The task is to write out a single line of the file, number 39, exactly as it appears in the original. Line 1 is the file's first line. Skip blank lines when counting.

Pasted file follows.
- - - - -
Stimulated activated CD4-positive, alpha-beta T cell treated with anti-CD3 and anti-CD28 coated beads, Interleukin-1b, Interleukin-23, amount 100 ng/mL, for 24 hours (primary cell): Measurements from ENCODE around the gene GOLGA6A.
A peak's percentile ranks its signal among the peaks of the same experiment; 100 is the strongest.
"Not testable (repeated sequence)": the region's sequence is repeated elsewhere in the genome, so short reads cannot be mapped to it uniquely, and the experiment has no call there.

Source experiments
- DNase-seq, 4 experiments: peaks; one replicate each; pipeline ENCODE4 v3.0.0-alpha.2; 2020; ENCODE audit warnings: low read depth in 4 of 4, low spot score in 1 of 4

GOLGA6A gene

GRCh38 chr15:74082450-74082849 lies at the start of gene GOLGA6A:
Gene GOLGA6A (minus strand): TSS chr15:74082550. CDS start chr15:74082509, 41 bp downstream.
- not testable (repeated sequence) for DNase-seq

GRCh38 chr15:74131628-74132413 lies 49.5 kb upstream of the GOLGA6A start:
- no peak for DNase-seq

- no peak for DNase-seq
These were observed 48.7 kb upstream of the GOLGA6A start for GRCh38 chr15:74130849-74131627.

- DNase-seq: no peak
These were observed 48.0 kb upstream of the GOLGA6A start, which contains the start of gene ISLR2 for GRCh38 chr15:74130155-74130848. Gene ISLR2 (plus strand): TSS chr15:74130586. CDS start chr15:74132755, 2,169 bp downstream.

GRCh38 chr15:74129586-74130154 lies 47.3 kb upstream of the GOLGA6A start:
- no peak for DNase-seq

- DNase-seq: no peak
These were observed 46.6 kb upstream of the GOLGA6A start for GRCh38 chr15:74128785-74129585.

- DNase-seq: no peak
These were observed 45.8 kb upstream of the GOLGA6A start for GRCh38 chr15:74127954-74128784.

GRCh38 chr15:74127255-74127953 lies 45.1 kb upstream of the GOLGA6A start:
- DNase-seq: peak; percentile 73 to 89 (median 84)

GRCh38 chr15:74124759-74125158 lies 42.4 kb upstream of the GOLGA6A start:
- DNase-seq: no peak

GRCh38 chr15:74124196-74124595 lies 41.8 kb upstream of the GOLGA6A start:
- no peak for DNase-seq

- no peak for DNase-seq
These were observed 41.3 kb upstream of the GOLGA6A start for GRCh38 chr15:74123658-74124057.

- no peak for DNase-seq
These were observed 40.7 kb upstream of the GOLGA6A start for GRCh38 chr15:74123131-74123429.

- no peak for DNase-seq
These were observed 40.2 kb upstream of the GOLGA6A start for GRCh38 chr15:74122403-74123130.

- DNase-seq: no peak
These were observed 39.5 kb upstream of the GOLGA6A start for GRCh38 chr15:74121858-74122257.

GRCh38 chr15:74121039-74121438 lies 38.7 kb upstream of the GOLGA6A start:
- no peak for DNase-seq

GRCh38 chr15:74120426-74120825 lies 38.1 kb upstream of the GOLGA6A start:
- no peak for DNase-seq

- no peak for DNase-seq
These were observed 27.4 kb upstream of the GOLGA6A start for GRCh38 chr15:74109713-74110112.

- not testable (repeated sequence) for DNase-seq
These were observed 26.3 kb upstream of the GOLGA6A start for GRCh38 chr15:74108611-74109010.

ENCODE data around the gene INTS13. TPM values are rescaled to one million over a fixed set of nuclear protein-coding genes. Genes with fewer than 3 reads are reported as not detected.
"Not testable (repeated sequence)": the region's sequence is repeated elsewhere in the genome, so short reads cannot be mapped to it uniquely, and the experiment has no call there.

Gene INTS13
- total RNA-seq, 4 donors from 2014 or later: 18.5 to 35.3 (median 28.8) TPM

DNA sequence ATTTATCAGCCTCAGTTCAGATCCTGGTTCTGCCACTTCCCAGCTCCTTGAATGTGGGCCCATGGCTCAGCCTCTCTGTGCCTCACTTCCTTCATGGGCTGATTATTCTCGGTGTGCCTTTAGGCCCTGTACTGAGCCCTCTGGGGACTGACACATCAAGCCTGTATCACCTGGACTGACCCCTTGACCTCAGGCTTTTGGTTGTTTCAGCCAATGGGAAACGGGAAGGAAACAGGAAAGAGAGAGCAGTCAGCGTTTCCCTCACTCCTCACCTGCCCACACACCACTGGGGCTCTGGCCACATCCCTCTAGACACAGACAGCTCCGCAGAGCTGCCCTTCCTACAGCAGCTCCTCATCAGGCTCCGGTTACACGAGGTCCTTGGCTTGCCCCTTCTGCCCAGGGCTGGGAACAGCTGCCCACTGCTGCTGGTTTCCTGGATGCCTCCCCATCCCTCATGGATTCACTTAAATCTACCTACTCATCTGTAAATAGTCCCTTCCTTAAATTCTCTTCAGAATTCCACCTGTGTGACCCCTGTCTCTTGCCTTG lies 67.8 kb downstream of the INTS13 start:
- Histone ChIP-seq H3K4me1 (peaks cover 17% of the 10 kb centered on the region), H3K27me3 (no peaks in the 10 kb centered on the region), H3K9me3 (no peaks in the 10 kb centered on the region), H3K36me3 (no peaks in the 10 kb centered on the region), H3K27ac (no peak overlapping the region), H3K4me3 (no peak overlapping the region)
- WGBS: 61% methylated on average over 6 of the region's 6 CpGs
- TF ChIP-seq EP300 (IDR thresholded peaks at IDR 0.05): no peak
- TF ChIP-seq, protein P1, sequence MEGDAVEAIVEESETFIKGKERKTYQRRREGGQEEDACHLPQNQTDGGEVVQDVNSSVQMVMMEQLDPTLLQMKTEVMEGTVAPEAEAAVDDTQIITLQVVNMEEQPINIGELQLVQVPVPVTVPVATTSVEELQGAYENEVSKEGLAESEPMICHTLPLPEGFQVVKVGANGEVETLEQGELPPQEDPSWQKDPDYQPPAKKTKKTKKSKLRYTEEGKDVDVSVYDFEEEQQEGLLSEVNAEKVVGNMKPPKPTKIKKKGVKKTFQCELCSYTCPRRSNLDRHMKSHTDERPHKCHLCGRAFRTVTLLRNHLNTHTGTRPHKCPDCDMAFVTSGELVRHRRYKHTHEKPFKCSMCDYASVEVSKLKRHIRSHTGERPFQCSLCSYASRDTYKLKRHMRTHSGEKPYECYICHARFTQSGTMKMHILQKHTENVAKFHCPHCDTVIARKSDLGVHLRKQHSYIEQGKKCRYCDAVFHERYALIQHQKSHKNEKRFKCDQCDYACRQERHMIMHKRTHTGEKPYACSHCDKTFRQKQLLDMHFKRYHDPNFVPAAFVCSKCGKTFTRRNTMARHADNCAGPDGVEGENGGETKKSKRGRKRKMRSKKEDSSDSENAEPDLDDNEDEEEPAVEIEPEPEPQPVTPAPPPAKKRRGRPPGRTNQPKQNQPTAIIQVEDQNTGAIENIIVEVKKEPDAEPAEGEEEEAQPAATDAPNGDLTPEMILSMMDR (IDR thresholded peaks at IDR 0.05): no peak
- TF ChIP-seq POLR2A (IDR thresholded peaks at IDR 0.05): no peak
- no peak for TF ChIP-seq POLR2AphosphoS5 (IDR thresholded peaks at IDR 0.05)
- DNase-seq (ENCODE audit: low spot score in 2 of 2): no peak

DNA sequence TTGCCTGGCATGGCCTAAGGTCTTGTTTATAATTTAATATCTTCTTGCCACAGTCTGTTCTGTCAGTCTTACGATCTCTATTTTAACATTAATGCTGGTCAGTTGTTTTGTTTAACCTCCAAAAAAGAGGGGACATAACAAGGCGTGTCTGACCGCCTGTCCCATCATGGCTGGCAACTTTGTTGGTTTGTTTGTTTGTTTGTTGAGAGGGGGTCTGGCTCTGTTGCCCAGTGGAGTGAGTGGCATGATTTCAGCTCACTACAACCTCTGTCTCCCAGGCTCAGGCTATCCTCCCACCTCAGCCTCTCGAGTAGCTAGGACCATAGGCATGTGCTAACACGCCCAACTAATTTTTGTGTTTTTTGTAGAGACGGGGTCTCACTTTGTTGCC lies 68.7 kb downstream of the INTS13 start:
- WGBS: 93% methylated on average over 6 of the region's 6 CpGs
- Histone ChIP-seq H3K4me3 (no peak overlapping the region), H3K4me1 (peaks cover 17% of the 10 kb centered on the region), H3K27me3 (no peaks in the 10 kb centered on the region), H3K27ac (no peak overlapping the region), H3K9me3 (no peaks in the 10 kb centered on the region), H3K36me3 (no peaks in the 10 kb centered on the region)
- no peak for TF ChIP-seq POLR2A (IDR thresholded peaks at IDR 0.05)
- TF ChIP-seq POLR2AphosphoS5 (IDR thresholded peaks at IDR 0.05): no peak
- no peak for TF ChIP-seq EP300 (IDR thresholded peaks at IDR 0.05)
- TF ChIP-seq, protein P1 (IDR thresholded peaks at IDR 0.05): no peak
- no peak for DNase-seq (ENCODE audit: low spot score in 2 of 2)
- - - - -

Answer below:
- no peak for DNase-seq